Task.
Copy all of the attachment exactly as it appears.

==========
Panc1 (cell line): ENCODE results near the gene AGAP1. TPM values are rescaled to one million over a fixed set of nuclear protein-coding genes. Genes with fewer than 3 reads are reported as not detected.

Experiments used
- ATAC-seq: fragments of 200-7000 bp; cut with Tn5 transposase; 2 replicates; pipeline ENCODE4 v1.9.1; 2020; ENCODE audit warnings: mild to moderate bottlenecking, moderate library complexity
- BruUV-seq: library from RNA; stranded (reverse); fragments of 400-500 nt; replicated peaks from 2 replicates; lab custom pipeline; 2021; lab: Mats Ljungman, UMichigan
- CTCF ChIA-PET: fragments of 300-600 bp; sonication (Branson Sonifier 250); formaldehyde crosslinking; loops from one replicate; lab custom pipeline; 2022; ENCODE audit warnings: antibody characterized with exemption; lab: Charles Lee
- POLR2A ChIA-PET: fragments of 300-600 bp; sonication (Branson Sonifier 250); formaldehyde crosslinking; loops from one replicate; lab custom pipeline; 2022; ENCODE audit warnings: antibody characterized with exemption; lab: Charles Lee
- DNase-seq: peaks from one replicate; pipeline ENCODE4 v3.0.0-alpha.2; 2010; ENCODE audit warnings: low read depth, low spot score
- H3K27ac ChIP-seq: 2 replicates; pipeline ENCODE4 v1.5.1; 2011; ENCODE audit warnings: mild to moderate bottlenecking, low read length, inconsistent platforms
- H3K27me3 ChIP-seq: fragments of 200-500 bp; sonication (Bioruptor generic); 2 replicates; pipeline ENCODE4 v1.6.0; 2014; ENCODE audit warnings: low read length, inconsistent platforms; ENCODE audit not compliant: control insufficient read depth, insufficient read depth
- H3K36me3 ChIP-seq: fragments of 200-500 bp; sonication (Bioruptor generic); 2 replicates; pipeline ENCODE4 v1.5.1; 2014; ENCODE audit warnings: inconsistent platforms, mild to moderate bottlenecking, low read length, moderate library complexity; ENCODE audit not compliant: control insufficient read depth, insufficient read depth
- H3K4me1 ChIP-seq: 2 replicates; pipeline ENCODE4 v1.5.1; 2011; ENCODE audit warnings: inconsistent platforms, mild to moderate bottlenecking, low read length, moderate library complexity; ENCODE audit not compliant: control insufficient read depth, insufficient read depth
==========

Panc1 (cell line): ENCODE results near the gene AGAP1. TPM values are rescaled to one million over a fixed set of nuclear protein-coding genes. Genes with fewer than 3 reads are reported as not detected.

Experiments used
- ATAC-seq: fragments of 200-7000 bp; cut with Tn5 transposase; 2 replicates; pipeline ENCODE4 v1.9.1; 2020; ENCODE audit warnings: mild to moderate bottlenecking, moderate library complexity
- BruUV-seq: library from RNA; stranded (reverse); fragments of 400-500 nt; replicated peaks from 2 replicates; lab custom pipeline; 2021; lab: Mats Ljungman, UMichigan
- CTCF ChIA-PET: fragments of 300-600 bp; sonication (Branson Sonifier 250); formaldehyde crosslinking; loops from one replicate; lab custom pipeline; 2022; ENCODE audit warnings: antibody characterized with exemption; lab: Charles Lee
- POLR2A ChIA-PET: fragments of 300-600 bp; sonication (Branson Sonifier 250); formaldehyde crosslinking; loops from one replicate; lab custom pipeline; 2022; ENCODE audit warnings: antibody characterized with exemption; lab: Charles Lee
- DNase-seq: peaks from one replicate; pipeline ENCODE4 v3.0.0-alpha.2; 2010; ENCODE audit warnings: low read depth, low spot score
- H3K27ac ChIP-seq: 2 replicates; pipeline ENCODE4 v1.5.1; 2011; ENCODE audit warnings: mild to moderate bottlenecking, low read length, inconsistent platforms
- H3K27me3 ChIP-seq: fragments of 200-500 bp; sonication (Bioruptor generic); 2 replicates; pipeline ENCODE4 v1.6.0; 2014; ENCODE audit warnings: low read length, inconsistent platforms; ENCODE audit not compliant: control insufficient read depth, insufficient read depth
- H3K36me3 ChIP-seq: fragments of 200-500 bp; sonication (Bioruptor generic); 2 replicates; pipeline ENCODE4 v1.5.1; 2014; ENCODE audit warnings: inconsistent platforms, mild to moderate bottlenecking, low read length, moderate library complexity; ENCODE audit not compliant: control insufficient read depth, insufficient read depth
- H3K4me1 ChIP-seq: 2 replicates; pipeline ENCODE4 v1.5.1; 2011; ENCODE audit warnings: inconsistent platforms, mild to moderate bottlenecking, low read length, moderate library complexity; ENCODE audit not compliant: control insufficient read depth, insufficient read depth